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  3. I'm still driving a seventeen year old Saturn Ion and plan to keep it for as long as possible. I took it to a mechanic last year for a wellness check up and everything was fine. I also learned to drive a stick in a VW.

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  4. My used '67 VW, SuperGerm, worked tirelessly for many years until totaled by an uninsured driver. I am not a natural mechanic, but with the help of a wonderful book, "How to Keep Your Volkswagen Alive," I did all my maintenance, tune-ups, rebuilt the carb, etc., and saved a bundle of money. Great car!

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  5. I learned to drive in a VW microbus. But the Beetle we had earlier, when I was a wee child, didn't even have a gas gauge. When you ran out of gas, you flipped a lever to the emergency reserve, then headed straight to a service station. I didn't realize that any Beetle ever had air conditioning.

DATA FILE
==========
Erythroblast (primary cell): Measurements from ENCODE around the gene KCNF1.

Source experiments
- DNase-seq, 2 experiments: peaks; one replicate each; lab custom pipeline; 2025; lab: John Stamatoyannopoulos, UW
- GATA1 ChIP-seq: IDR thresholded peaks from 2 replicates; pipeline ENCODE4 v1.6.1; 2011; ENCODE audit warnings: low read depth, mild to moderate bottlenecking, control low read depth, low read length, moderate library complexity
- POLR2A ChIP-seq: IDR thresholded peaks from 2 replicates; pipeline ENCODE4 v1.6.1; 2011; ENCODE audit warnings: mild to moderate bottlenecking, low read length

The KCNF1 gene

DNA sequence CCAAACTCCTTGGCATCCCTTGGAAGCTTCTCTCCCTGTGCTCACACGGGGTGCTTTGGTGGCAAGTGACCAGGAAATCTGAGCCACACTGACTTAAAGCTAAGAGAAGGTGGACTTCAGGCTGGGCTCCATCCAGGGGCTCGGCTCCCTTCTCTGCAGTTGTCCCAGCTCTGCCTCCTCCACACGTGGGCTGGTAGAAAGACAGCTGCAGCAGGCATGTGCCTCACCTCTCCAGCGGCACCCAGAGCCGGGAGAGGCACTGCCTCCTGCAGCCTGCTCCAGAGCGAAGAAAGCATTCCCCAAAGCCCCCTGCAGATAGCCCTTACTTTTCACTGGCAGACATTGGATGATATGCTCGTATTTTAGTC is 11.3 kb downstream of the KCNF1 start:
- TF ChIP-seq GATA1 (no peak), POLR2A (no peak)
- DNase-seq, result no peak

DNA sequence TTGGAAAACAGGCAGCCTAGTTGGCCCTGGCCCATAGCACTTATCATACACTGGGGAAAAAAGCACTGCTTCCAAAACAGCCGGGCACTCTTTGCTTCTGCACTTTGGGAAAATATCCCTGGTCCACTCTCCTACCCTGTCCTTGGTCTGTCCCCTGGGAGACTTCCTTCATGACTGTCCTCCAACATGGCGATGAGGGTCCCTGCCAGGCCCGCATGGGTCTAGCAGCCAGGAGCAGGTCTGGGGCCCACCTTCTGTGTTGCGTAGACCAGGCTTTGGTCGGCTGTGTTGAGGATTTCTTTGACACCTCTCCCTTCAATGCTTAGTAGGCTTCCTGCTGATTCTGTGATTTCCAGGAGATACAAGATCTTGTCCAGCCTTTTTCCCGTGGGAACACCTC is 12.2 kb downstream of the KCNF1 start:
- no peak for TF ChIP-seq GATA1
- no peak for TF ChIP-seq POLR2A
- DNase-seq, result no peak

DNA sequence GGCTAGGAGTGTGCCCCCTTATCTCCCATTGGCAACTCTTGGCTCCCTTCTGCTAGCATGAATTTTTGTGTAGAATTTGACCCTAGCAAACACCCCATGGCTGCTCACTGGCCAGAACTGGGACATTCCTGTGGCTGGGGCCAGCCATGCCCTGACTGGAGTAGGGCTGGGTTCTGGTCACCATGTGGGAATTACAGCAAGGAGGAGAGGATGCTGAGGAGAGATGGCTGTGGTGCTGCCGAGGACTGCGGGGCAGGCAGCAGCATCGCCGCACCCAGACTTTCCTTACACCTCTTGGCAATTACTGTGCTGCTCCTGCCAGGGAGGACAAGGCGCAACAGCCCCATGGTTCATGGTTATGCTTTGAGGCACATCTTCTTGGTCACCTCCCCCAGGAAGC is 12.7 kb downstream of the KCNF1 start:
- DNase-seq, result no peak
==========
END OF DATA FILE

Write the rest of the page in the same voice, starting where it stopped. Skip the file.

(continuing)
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    1. Perhaps it wasn't available; I don't remember. I do remember sweating a lot driving in Dallas in the summer.

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  6. https://www.snopes.com/fact-check/sugar-gas-tank/

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    1. Interesting. I know for a fact that sugar was poured in (and I know who did it), and it did grind to a stop. But maybe I was screwed by the Ford mechanic as well as the malefactor...

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    2. I think we're mostly talking about older cars with sugar in the gas tank. If you actually read the Snopes article, it doesn't mention pre-80s car engines at all.

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    3. Reader Just A Car Guy will know, if he sees this comment thread...